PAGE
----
Clidastes

Name: Clidastes ‭(‬Locked vertebrae‭)‬.
Phonetic: Klee-das-teez.
Named By: Edward Drinker Cope‭ ‬-‭ ‬1868.‭
Classification: Chordata,‭ ‬Reptilia,‭ ‬Squamata,‭ ‬Mosasauridae,‭ ‬Mosasaurinae,‭ ‬Mosasaurini.
Species: C.‭ ‬propython‭ (‬neotype‭)‬,‭ ‬C.‭ ‬iguanavus,‭ ‬C.‭ ‬liodontus,‭ ‬C.‭ ‬moorevillensis.
Diet: Piscivore/Carnivore.
Size: Average between‭ ‬2‭ ‬and‭ ‬4‭ ‬meters long.‭ ‬Largest known specimen is up to‭ ‬6.2‭ ‬meters long.
Known locations: North America.
Time period: Coniacian to Campanian of the Cretaceous.
Fossil representation: Several specimens.

       With an average size of up to four meters long Clidastes was tiny when compared to the larger mosasaurs such as Mosasaurus and Tylosaurus‭ (‬the latter of which is actually considered to have been a potential predator of Clidastes‭)‬.‭ ‬The small size of Clidastes suggests that it specialised in hunting smaller and swifter prey like fish that would have required a predator to have a more agile body.‭ ‬Additionally Clidastes was probably a hunter of the shallows and coastal regions where a greater variety of small prey would have been available,‭ ‬as well as a degree of natural cover from larger oceanic predators.
       Clidastes has all the hall marks of a predatory animal with a snout that resembled a narrow triangle when viewed from above that allowed the eyes to be angled to look more forwards than out to the sides.‭ ‬The jaws were also full of sharp pointed teeth that were recurved,‭ ‬something that means the tips of the crowns pointed towards the back of the mouth.‭ ‬This would make the teeth similar in function to hooks since as soon as they penetrated the body of a prey animal,‭ ‬they would hook it in place so that it could not lift and slide off them,‭ ‬no matter how much the prey struggled.‭ ‬Also like with other mosasaurs,‭ ‬Clidastes had a second set of teeth on the palate of the upper jaws that gave further grip as Clidastes worked its body over larger prey so that it could more easily be swallowed.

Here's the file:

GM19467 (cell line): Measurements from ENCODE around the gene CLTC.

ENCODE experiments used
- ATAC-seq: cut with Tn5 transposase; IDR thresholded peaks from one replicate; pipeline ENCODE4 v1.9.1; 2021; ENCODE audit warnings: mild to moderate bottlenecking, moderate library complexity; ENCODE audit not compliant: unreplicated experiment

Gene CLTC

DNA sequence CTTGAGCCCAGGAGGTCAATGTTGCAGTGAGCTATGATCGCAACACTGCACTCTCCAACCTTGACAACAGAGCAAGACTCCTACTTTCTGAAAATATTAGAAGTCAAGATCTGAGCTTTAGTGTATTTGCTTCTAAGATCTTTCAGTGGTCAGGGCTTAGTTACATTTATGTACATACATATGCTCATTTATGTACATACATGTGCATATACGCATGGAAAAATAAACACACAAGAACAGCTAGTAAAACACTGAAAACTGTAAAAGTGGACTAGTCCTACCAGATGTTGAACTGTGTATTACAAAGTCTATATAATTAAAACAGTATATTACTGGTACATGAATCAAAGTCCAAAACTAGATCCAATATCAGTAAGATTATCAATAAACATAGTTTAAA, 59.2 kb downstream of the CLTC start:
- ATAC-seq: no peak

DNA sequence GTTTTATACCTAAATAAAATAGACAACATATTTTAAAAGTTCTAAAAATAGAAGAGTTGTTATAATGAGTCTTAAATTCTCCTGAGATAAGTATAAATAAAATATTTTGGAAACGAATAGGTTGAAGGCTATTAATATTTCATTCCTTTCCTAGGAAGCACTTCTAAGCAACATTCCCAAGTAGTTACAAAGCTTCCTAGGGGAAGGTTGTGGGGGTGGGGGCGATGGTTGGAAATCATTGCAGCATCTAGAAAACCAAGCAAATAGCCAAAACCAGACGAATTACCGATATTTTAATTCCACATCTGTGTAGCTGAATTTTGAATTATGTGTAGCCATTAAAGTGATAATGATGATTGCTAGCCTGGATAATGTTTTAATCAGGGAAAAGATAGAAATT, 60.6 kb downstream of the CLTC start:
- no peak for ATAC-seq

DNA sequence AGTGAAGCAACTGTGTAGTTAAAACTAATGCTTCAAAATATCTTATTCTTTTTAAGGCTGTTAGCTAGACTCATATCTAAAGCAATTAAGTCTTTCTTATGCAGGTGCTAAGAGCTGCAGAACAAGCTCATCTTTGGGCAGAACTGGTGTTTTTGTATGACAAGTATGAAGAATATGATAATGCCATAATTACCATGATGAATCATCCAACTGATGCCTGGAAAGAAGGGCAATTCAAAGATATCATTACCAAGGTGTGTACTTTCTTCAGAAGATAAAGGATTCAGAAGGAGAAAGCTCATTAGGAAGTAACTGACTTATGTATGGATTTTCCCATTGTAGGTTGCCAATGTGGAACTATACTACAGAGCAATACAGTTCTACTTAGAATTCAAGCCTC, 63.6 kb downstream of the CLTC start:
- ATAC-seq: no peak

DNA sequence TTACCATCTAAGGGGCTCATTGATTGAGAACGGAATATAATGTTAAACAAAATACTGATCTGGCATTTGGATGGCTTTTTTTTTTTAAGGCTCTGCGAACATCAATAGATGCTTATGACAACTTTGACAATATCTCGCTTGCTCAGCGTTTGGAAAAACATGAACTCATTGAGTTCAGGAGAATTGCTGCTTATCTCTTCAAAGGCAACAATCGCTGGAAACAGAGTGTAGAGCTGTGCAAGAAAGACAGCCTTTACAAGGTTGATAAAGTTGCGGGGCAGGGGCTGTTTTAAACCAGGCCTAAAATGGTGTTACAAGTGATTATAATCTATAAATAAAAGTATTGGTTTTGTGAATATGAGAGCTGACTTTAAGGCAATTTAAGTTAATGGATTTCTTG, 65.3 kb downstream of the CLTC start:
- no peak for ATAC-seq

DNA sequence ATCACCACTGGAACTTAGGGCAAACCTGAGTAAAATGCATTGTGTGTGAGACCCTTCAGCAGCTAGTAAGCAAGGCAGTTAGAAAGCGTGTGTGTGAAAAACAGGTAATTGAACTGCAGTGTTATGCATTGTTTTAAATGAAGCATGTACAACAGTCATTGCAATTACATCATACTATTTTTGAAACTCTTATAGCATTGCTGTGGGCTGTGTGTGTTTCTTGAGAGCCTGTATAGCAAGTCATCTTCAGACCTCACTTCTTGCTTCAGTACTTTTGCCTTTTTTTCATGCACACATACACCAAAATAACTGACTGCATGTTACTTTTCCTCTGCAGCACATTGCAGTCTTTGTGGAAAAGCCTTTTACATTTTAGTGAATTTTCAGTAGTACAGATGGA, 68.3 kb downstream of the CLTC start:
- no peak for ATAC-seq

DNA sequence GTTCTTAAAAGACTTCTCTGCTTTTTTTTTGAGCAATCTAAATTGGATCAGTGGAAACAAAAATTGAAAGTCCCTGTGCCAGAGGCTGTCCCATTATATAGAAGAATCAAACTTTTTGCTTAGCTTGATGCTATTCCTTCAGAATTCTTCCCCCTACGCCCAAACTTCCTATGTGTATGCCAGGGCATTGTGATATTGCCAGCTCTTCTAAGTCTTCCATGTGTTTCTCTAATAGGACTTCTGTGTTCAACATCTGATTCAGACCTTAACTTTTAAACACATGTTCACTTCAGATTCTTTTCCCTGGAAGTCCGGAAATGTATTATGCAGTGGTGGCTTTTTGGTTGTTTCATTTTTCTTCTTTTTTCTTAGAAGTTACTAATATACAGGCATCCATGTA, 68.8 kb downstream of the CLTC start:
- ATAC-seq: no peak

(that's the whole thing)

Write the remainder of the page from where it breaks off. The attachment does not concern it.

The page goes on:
Further reading
- On new species of extinct reptiles. - Proceedings of the Academy of Natural Sciences of Philadelphia 20: 181. - E. D. Cope - 1868.
- On the reptilian orders, Pythonomorpha and Streptosauria. - Proceedings of the Boston Society of Natural History 12: 250–266. - E. D. Cope - 1869.
- [Remarks on Poikilopleuron valens, Clidastes intermedius, Macrosaurus proriger, Baptemus wyomingensis, and Emys stevensonianus]. - Proceedings of the Academy of Natural Sciences of Philadelphia 22(1):3-5. - J. Leidy - 1870.
- Clidastes Cope, 1868 (Reptilia, Sauria): proposed designation of Clidastes propython Cope, 1869 as the type species. - Bulletin of Zoological Nomenclature 49: 137–139. - C. R. Kiernan - 1992.
- Opinion 1750. Clidastes Cope, 1868 (Reptilia, Sauria): C. propython Cope, 1869 designated as the type species. - Bulletin of Zoological Nomenclature 50: 297. - ICZN - 1993.
- Ctenochelys stenoporus (Hay, 1905) (Testudines: Toxochelyidae) and Clidastes sp. (Squamata: Mosasauridae) from the Upper Cretaceous of NW-Germany. - Studia Palaeocheloniologica 4:129-142. - H. -V. Karl & C. J Nyhuis - 2012.



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